Nathaniel Hawthorne

Nathaniel
Hawthorne
1804
1864

American Novelist, Short-Story Writer best known for novels The Scarlet Letter and The House of the Seven Gables

Author Quotes

We had pleased ourselves with the delectable visions of the spiritualization of labor....Each stroke of the hoe was to uncover some aromatic root of wisdom... But... the clods of earth, which we constantly belabored and turned over and over, were never etherealized into thought. Our thoughts, on the contrary, were fast becoming cloddish. Our labor symbolized nothing and left us mentally sluggish in the dusk of the evening.

When an uninstructed multitude attempts to see with its eyes, it is exceedingly apt to be deceived. When, however, it forms its judgment, as it usually does, on the intuitions of its great and warm heart, the conclusions thus attained are often so profound and so unerring as to possess the character of truth supernaturally revealed.

Women are safer in perilous situations and emergencies than men, and might be still more so if they trusted themselves more confidingly to the chivalry of manhood.

We have yet to learn again the forgotten art of gaiety.

When he found the eyes of Hester Prynne fastened on his own, and saw that she appeared to recognize him, he slowly and calmly raised his finger, made a gesture with it in the air, and laid it on his lips.

Women derive a pleasure, incomprehensible to the other sex, from the delicate toil of the needle.

We men of study, whose heads are in our books, have need to be straightly looked after! We dream in our waking moments, and walk in our sleep.

When he is cheerful--when the sun shines into his mind--then I venture to peep in, just as far as the light reaches, but no further. It is holy ground where the shadow falls!

Wondrous strength and generosity of a woman's heart! She will not speak!

We must not always talk in the marketplace of what happens to us in the forest.

When individuals approach one another with deep purposes on both sides they seldom come at once to the matter which they have most at heart. They dread the electric shock of a too sudden contact with it.

Would Time but await the close of our favorite follies, we should all be young men, all of us, and until Doom's Day.

We must not think too unkindly even of the east wind. It is not, perhaps, a wind to be loved, even in its benignest moods; but there are seasons when I delight to feel its breath upon my cheek, though it be never advisable to throw open my bosom and take it into my heart, as I would its gentle sisters of the south and west.

When man is a brute, he is the most sensual and loathsome of all brutes.

Wouldst thou, then, have preferred the condition of a weak woman, exposed to all evil and capable of none?

What a strange, sad man is he! said the child, as if speaking partly to herself. In the dark night-time, he calls us to him, and holds thy hand and mine, as when we stood with him on the scaffold yonder! And in the deep forest, where only the old trees can hear, and the strip of sky see it, he talks with thee, sitting on a heap of moss! And he kisses my forehead, too, that the little brook would hardly wash it off! But here in the sunny day, and among all the people, he knows us not; nor must we know him! A strange, sad man is he, with is hand always over his heart!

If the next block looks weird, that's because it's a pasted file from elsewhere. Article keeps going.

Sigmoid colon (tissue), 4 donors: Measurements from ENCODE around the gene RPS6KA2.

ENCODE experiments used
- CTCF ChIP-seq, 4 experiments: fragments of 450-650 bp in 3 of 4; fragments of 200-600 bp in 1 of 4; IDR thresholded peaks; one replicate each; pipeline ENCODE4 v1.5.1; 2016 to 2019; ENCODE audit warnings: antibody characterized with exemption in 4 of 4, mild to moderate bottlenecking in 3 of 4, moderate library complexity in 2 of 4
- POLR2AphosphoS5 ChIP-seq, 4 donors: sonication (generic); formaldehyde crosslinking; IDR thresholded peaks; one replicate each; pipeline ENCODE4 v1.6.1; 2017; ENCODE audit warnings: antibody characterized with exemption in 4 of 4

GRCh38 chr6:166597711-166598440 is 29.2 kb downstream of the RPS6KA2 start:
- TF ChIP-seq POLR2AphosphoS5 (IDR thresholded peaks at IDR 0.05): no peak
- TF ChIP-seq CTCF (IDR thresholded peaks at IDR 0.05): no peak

When scattered clouds are resting on the bosoms of hills, it seems as if one might climb into the heavenly region, earth being so intermixed with sky, and gradually transformed into it.

Yes, poisonous thing! repeated Giovanni, beside himself with passion. Thou hast done it! Thou has blasted me! Thou hast filled my veins with poison! Thou hast made me as hateful, as ugly, as loathsome and deadly a creature as thyself ? a world's wonder of hideous monstrosity! Now, if our breath be happily as fatal to ourselves as to all others, let us join our lips in one kiss of unutterable hatred, and so die!

What a sweet reverence is that when a young man deems his mistress a little more than mortal and almost chides himself for longing to bring her close to his heart.

When the Artist rises high enough to achieve the Beautiful, the symbol by which he makes it perceptible to mortal senses becomes of little value in his eyes, while his spirit possesses itself in the enjoyment of the reality.

Yesterday I went out at about twelve, and visited the British Museum; an exceedingly tiresome affair. It quite crushes a person to see so much at once; and I wandered from hall to hall with a weary and heavy heart, wishing (Heaven forgive me!) that the Elgin marbles and the frieze of the Parthenon were all burnt into lime, and that the granite Egyptian statues were hewn and squared into building stones, and that the mummies had all turned to dust, two thousand years ago; and, in fine, that all the material relics of so many successive ages had disappeared with the generations that produced them. The present is burthened too much with the past.

What a terrible thing it is to try to let off a little bit of truth into this miserable humbug of a world!

When the friend shows his inmost heart to his friend; the lover to his best-beloved; when man does not vainly shrink from the eye of his Creator, loathsomely treasuring up the secret of his sin; then deem me a monster, for the symbol beneath which I have lived, and die! I look around me, and, lo! on every visage a black veil!

You are my evil spirit, you and the hard, coarse world! The leaden thoughts and the despondency that you fling upon me are my clogs, else I should long ago have achieved the task that I was created for.

What are the haughtiest of us but ephemeral aristocrats of a summer's day?

Author Picture
First Name
Nathaniel
Last Name
Hawthorne
Birth Date
1804
Death Date
1864
Bio

American Novelist, Short-Story Writer best known for novels The Scarlet Letter and The House of the Seven Gables